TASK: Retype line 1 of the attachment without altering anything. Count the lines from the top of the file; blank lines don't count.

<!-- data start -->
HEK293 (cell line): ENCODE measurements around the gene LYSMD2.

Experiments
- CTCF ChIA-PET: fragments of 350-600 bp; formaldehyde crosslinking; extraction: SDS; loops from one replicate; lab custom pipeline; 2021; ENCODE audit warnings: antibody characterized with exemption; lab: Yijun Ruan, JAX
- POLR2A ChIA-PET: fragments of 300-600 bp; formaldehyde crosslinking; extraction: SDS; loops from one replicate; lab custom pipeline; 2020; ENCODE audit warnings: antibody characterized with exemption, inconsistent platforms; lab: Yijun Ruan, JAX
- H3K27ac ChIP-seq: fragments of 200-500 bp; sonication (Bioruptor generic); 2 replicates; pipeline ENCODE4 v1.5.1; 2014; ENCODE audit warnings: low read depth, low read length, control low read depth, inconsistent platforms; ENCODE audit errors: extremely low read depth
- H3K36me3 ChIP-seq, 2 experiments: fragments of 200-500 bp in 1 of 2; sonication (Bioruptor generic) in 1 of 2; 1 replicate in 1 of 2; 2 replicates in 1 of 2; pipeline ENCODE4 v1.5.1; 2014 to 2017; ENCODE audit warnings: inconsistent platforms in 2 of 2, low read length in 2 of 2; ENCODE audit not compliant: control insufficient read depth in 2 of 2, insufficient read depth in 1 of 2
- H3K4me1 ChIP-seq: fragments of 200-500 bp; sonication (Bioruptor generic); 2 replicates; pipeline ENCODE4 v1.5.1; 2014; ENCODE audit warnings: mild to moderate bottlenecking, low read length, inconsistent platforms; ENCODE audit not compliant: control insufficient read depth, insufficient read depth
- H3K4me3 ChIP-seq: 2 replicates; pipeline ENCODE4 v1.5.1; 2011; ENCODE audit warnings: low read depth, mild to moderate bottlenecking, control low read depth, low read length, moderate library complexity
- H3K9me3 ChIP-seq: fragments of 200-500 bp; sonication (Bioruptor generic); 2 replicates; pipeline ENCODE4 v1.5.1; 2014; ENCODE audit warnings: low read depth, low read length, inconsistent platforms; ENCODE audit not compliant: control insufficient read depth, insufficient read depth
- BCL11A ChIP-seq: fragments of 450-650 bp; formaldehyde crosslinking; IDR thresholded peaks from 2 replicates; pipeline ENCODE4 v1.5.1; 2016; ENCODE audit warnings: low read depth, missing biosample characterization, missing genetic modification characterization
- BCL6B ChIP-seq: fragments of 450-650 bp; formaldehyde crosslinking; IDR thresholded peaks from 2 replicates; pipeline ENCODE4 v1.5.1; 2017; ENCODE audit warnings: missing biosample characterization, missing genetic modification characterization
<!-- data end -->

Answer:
HEK293 (cell line): ENCODE measurements around the gene LYSMD2.